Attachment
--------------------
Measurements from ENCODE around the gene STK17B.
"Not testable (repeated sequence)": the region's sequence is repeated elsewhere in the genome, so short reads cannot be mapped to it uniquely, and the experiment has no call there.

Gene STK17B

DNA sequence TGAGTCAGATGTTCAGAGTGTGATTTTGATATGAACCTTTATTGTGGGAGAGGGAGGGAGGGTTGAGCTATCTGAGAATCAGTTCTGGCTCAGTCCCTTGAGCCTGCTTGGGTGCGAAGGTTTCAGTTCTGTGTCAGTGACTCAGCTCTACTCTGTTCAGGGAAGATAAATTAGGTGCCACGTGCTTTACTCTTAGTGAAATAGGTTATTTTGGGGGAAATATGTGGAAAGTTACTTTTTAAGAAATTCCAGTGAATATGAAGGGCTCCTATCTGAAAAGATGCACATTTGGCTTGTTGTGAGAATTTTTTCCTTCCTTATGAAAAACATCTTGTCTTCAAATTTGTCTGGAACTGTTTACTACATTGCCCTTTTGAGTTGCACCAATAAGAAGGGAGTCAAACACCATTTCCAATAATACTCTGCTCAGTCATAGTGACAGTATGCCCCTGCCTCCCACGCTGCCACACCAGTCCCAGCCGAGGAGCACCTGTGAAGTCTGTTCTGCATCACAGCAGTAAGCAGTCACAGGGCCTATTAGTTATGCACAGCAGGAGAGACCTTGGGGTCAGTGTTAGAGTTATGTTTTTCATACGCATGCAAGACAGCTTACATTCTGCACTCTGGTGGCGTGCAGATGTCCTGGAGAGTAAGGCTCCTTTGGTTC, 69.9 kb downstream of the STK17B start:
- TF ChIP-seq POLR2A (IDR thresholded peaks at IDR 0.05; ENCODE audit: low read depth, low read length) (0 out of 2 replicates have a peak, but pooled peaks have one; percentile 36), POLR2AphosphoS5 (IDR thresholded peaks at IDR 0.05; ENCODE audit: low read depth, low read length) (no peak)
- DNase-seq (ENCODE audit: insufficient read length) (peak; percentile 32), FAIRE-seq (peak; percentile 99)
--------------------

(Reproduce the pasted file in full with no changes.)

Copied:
Measurements from ENCODE around the gene STK17B.
"Not testable (repeated sequence)": the region's sequence is repeated elsewhere in the genome, so short reads cannot be mapped to it uniquely, and the experiment has no call there.

Gene STK17B

DNA sequence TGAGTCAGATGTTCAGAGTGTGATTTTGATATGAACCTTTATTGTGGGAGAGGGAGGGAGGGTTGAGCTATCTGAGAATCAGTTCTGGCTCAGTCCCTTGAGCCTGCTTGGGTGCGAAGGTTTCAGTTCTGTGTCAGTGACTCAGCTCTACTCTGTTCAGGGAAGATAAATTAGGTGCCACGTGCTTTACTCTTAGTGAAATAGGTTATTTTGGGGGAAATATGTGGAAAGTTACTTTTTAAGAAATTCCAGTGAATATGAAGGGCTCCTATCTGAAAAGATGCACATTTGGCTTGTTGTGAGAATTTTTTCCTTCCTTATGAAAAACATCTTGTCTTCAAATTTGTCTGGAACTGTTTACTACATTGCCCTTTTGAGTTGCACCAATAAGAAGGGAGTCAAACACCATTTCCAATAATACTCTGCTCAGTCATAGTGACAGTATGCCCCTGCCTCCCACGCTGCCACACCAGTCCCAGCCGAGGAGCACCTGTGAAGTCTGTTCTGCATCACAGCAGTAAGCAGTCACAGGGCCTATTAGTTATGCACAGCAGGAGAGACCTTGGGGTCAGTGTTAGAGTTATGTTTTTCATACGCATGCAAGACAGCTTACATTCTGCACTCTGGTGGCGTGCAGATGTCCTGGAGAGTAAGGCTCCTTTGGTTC, 69.9 kb downstream of the STK17B start:
- TF ChIP-seq POLR2A (IDR thresholded peaks at IDR 0.05; ENCODE audit: low read depth, low read length) (0 out of 2 replicates have a peak, but pooled peaks have one; percentile 36), POLR2AphosphoS5 (IDR thresholded peaks at IDR 0.05; ENCODE audit: low read depth, low read length) (no peak)
- DNase-seq (ENCODE audit: insufficient read length) (peak; percentile 32), FAIRE-seq (peak; percentile 99)